The First Born Burden
Being the first born of a family entails inherent responsibilities. Sociologists, psychologists and economists have long argued that the first born's receive differentiated treatment within the household. This paper tests and quantifies the existence of a disproportionate workload over the oldest child in poor households: we call it the first born burden. We are concerned with the determinants of such work burden, and we analyze how access to basic infrastructure could release children from work. The empirical results for rural areas in Ghana confirm a systematic selection of first born's to work. Although access to infrastructure may not reallocate evenly the workload among siblings, it indeed relaxes the children's time constraints.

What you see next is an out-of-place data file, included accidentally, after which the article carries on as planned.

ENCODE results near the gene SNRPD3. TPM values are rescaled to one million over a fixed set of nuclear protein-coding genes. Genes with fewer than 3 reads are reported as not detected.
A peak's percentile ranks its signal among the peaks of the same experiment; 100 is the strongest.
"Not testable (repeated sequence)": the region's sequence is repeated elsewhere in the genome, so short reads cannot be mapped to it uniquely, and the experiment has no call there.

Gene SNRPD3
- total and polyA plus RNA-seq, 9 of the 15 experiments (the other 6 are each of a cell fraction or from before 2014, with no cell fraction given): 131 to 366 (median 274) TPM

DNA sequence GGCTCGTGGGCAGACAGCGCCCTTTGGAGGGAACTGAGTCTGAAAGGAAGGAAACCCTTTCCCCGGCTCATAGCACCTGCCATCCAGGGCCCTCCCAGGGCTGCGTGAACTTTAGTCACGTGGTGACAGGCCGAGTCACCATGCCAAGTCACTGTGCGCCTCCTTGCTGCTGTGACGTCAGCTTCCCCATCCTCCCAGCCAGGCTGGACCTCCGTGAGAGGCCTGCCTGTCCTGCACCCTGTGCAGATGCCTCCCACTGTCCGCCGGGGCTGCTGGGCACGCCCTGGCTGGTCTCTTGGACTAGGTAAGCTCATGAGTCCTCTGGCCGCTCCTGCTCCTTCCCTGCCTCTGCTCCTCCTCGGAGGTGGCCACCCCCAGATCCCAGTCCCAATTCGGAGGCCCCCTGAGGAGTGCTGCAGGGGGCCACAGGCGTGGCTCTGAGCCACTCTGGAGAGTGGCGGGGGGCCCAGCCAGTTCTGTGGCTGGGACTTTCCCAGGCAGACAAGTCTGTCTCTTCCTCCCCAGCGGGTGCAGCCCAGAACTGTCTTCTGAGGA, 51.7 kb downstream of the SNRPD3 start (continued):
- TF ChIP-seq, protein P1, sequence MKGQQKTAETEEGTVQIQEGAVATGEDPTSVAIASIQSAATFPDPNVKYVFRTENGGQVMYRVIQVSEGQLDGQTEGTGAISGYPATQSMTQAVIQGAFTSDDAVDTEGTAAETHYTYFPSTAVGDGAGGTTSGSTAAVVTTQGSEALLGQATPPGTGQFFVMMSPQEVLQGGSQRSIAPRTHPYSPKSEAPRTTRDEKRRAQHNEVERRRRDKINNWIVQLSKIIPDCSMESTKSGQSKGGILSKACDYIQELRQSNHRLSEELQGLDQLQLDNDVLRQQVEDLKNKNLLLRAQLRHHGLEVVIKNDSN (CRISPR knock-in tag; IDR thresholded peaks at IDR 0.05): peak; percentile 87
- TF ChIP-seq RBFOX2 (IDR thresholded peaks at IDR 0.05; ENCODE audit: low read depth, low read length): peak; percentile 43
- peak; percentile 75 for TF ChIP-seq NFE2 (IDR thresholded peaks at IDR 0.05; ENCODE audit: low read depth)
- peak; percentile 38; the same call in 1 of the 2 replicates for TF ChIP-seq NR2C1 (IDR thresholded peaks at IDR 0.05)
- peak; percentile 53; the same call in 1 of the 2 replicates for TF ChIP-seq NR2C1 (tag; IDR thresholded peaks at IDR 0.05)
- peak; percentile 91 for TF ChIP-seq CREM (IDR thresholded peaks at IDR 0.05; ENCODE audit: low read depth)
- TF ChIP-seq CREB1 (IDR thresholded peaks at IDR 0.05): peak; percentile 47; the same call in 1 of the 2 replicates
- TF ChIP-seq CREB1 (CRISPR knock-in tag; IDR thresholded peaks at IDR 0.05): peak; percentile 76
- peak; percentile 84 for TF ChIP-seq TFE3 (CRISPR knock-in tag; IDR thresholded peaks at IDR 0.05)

|Date of creation:||2011|
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